Tuesday, July 15, 2008

Freedom Isn't Free

I had planned to write up my rendition of the press conference that was held at the capitol Monday morning, in a dry blow-by-blow sort of way, but I walked away from that conference with something else, besides the distaste I had for our state's political blindness. RC had already blogged on this, but I felt the need to vent after seeing this new "dog and pony show". So this is what I saw of this conference, but more importantly, what I saw of RC in action.

The new campaign, "Ride Proud, Dress Loud", is at best a "feel good" move, and will contribute to future problems for motorcyclists everywhere. But RC made damn sure our concerns were heard. If they didn't know him before, they know him now. I knew we'd only get the chance for one or two questions, and I knew RC would hit them hard.

I have known RC for a little more than a year now. Each time I am with him somewhere, fighting the good fight, or supporting our troops, I see something new that smacks me right up the side of the head and says, see, there's another reason this man has more integrity than those lofty politicians sitting up there in their tidy little offices, or the "little Napoleon" who runs the [small] MRO called Abate in this state. Come to think of it, if any Abate members were at this conference, they did not make their presence known. Why am I not surprised at that?

The title to this blog is one of RC's favorite sayings. RC runs the
Big Bend Bikers For Freedom blog, and if you haven't been there, you should go and check it out. And if you have been there, you know that RC is every biker's warrior. An "old school" biker in every sense of the word, RC is a bearded, long-haired biker who has been-there-done-that. His sense of fairness and compassion is evident in everything he does; quick to laugh and kind of heart, until you mess with freedom, or give yourself airs you don't deserve. Then you'd better run and hide until you've mapped out 100 ways to make it up. God love him.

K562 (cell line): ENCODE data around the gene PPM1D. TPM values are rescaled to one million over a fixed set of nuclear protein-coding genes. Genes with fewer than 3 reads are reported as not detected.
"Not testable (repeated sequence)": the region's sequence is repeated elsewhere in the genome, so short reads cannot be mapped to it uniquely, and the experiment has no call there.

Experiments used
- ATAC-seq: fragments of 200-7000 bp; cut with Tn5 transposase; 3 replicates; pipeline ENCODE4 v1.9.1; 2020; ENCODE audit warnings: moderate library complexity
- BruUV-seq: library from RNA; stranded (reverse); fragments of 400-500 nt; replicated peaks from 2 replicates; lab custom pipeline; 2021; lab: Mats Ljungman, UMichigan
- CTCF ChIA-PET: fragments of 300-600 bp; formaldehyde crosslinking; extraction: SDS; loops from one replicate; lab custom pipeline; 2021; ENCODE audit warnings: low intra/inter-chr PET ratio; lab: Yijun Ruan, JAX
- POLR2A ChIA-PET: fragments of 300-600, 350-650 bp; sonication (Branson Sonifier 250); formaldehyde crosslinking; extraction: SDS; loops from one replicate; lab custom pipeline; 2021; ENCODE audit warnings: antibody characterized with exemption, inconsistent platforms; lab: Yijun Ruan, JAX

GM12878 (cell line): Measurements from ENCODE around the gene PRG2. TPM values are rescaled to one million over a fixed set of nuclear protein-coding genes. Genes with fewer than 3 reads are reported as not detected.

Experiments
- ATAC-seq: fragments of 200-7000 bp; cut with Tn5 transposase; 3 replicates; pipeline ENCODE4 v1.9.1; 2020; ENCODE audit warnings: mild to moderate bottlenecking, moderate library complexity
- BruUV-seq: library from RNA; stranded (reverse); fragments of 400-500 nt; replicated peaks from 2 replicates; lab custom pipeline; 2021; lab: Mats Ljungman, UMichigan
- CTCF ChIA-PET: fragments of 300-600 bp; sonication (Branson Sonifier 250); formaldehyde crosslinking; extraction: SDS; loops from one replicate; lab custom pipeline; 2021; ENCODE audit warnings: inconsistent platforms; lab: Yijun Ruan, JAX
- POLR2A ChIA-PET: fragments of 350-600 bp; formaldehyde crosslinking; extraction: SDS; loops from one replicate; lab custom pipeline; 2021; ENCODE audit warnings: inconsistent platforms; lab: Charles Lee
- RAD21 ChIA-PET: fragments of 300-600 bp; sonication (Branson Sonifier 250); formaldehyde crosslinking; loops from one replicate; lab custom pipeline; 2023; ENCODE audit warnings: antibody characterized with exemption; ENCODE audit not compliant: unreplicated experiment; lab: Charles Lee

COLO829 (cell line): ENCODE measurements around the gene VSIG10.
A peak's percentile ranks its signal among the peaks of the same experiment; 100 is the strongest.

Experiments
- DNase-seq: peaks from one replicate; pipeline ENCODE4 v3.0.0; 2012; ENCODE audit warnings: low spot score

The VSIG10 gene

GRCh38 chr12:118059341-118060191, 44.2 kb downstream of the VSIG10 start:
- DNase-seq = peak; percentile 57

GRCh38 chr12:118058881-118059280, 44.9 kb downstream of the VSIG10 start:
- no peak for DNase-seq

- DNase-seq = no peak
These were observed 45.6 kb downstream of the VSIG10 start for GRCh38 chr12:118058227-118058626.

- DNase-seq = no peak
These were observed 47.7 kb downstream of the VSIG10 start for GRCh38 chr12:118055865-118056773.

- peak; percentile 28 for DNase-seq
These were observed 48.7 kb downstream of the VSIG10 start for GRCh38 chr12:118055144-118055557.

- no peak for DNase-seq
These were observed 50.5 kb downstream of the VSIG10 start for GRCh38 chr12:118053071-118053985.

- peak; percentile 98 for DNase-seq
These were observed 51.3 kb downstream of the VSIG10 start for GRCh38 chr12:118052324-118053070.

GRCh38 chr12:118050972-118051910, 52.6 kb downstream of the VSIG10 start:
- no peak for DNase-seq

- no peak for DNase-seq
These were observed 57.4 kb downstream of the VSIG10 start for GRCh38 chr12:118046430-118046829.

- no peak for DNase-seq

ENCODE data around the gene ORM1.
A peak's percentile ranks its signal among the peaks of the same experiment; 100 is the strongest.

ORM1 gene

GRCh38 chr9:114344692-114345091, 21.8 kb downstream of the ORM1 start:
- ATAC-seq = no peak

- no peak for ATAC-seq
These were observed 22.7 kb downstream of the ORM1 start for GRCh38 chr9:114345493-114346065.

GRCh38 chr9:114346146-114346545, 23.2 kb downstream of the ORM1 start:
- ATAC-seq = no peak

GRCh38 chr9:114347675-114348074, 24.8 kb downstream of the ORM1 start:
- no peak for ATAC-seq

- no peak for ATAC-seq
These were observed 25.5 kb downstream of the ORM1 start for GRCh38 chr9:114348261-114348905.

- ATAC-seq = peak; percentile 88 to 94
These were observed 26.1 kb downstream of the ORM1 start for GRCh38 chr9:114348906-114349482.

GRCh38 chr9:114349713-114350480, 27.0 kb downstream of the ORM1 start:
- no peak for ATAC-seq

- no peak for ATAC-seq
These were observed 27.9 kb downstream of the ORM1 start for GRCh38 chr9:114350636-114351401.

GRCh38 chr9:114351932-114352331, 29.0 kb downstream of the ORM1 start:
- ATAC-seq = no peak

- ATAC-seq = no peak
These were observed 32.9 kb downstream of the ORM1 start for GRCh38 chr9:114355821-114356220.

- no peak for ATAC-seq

So back to the press conference. Now I may be wrong in thinking that many of the 50 odd bikers that showed up for the press conference on Monday were there to hear the speakers, and maybe get on TV, but I know for sure that RC and I went there specifically to challenge the discriminatory flavor of this press conference. And a handful of others I know came for that reason as well. Some who showed up and made the "feel good" comments to reporters that were printed in the media, and may like wearing neon pink; the better to see them when they are riding home drunk after Hooters bike night. OK, I sometimes wear a white and red colored jacket. But that's because I want to. No one is going to dictate to me what I wear when I ride. No one. And I won't give lip service that contradicts that.

So while the majority are either standing around waiting for something to happen, or socializing, RC is documenting, networking, and cornering officials and reporters. I'm still hanging back and making myself available to him when needed. I don't recognize these people yet the way he does.

This press conference was nothing more than a publicity stunt designed to win public approval, in spite of what anyone else thinks. I knew that, RC knew that, but I don't think many others knew that. Some were indignant that anyone would protest such a "feel good" initiative the state had cooked up "for motorcyclists". Lord, help me look past their short-sightedness.

So let's examine why on God's green earth two of this state's freedom fighters would think our freedom is yet again up for grabs.

Fact: 2/3 of all motorcycle deaths are due to negilgent and/or distracted drivers of 4-wheeled automobiles.

Fact: Drivers convicted of right-of-way violations, and killing or injuring a motorcyclist, are fined for a traffic violation and allowed to go free.

Fact: The majority of guilty drivers who kill or injure a motorcyclist can get out of any restitution by stating, "I didn't see him/her".